Freeman Dyson is a global warming skeptic. This should not come as a surprise.
Last Sunday, the New York Times Magazine featured a profile of the physicist, now in his 80s, as its cover story. He’s been ensconced at the Institute for Advanced Study for the last several decades.
I liked the piece. There are some questions, which I’ve heard a couple of editors express, about why he merited such a long profile, and the cover, no less. But that’s really a question of editorial inclinations.
The great strength of the article is the sensitive portrayal of Dyson himself. He is a character, a charming and sweet man whose life experience reads like fiction. Nicholas Dawidoff, who wrote the piece, describes Dyson’s smile, and his laugh, “so hearty it shakes him,” which is absolutely true. The global warming controversy seems secondary, though I’d guess it was originally the big reason this story was picked up by the magazine. Ultimately, we have this story of a man who is happy with his life, and has always done whatever suited him, rather than whatever the establishment expected. After all, he did switch from being an Englishman to being an American, and from mathematics to physics to activism and writing.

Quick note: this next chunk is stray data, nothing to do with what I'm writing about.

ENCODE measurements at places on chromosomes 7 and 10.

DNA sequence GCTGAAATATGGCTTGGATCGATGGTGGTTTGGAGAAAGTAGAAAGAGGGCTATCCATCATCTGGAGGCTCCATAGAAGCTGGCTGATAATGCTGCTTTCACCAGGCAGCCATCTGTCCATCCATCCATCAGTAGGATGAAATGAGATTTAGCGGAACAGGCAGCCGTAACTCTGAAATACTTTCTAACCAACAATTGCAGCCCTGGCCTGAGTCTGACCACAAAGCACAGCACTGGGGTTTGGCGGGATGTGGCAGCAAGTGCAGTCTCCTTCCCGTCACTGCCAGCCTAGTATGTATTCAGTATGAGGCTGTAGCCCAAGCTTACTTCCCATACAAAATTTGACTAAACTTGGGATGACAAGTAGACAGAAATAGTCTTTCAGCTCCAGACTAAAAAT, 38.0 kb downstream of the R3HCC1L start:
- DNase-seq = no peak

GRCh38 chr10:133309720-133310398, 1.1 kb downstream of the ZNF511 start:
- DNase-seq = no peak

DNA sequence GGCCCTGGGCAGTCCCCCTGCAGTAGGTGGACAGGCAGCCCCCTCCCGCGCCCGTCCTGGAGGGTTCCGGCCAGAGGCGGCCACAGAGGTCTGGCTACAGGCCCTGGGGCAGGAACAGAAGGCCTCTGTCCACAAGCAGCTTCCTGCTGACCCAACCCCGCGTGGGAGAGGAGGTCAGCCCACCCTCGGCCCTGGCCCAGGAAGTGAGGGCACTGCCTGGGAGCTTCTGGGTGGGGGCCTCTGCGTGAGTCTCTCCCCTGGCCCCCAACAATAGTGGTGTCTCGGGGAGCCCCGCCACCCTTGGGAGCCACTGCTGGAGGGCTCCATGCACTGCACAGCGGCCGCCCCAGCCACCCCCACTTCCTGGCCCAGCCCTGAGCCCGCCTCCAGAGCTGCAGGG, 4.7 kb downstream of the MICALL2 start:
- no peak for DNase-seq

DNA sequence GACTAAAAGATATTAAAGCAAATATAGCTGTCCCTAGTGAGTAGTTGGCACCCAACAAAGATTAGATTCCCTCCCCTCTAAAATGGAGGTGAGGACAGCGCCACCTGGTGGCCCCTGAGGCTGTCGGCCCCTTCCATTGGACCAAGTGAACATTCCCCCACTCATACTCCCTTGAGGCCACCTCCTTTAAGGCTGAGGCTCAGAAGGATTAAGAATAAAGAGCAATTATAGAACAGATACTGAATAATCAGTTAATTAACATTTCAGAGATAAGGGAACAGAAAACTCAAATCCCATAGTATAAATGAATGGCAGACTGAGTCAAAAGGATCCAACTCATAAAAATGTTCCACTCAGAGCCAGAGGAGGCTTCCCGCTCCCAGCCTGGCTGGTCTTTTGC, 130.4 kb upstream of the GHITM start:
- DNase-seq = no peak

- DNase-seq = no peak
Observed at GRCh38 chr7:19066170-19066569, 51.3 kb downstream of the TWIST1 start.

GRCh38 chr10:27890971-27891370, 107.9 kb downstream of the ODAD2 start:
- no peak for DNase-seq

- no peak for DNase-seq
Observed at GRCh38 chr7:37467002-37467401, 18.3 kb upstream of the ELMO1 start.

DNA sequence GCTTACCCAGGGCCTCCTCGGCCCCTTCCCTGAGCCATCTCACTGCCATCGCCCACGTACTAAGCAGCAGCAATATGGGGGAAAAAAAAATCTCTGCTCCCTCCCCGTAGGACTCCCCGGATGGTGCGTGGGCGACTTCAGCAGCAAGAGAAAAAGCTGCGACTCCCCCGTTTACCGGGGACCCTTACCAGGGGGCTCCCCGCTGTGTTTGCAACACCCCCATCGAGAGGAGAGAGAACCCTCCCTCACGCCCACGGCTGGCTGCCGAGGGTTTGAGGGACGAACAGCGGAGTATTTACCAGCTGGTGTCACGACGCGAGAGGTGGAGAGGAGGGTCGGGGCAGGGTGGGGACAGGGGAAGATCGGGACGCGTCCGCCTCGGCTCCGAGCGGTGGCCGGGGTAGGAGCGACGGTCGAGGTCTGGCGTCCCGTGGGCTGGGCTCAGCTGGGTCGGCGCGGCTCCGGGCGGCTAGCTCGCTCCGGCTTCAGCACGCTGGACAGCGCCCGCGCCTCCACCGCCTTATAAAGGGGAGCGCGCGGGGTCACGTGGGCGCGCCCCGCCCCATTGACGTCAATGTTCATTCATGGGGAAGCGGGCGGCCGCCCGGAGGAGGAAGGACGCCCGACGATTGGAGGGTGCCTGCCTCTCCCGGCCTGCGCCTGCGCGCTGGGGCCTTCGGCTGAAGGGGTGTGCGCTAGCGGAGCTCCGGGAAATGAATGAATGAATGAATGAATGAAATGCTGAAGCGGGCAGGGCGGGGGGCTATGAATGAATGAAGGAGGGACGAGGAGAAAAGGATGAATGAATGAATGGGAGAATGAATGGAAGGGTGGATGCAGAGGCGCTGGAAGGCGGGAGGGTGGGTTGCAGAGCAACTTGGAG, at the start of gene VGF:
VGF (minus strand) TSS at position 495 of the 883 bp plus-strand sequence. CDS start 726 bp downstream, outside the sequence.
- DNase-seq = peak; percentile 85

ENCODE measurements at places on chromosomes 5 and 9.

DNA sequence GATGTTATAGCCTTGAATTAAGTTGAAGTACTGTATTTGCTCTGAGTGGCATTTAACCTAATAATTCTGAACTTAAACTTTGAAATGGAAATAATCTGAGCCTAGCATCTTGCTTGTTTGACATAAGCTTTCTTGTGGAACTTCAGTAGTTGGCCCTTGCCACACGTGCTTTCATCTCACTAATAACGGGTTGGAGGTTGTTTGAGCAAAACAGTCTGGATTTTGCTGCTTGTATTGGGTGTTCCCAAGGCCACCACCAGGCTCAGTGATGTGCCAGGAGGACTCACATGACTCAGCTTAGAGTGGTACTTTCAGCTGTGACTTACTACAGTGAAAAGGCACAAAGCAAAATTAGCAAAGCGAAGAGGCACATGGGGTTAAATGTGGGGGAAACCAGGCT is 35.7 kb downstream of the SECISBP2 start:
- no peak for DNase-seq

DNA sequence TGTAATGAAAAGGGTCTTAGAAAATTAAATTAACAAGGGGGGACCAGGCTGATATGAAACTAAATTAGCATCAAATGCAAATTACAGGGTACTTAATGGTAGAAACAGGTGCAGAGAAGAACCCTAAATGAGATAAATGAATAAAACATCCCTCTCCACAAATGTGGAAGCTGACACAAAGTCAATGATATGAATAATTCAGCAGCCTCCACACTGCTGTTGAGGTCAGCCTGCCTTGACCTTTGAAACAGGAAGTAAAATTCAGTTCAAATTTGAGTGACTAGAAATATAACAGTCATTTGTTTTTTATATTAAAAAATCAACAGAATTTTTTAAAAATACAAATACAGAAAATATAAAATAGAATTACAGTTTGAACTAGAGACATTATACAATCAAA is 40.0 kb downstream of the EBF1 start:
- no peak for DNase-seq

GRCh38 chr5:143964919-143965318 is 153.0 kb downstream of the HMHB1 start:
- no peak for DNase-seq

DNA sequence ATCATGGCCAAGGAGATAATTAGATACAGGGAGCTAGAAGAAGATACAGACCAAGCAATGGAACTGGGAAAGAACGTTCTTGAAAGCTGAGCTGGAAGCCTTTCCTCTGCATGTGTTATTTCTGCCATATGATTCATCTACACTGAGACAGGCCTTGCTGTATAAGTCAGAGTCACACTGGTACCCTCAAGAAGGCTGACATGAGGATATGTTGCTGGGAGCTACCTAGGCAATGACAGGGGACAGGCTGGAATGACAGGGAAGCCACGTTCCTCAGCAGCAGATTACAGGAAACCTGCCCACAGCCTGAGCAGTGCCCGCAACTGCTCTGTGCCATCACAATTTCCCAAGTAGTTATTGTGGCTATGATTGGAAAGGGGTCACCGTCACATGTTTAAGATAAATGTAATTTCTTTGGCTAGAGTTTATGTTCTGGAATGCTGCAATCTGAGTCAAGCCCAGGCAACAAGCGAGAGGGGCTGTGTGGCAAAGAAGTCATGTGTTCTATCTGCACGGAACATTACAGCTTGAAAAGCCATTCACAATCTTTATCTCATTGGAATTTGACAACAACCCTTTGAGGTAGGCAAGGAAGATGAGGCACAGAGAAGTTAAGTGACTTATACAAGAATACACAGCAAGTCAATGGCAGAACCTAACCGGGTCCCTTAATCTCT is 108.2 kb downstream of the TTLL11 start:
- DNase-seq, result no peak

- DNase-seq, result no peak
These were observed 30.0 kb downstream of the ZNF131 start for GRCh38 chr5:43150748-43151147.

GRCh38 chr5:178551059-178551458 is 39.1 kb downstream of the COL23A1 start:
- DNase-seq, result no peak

I interviewed Dyson almost nine years ago, in April 2001. As the years pass, I keep thinking how fortunate I am that my first in-depth, sit-down interview with anyone was with him.
You can see a kind of blueprint for the magazine story in my interview, from the series of Dyson’s greatest hits of applied scientific craziness (Project Orion, the so-called Dyson sphere, major genetic re-engineering), to his deep sense of humanity and obligation to the less fortunate.
I was also introduced to Dyson’s skepticism in that interview. He criticized people who were wary of genetically modified foods. He applauded gentrification. He recounted a story about NASA’s emphasis on public relations over science. He dismissed sustainability, “because what does it mean?” As far as Dyson was concerned, “sustainability” was—and, one could contend, still is—vague enough to mean whatever its promoters want.
At the bottom of my web site, in the footer section, there is a phrase: “It is a great big world.” After my interview with Dyson, as I was about to leave, Dyson told me about flying to China, and sitting next to a boy who spent most of the trip staring out the window. At one point, the boy turned to him, and said, “It’s a great big world!.” Indeed, it is. Easy to forget.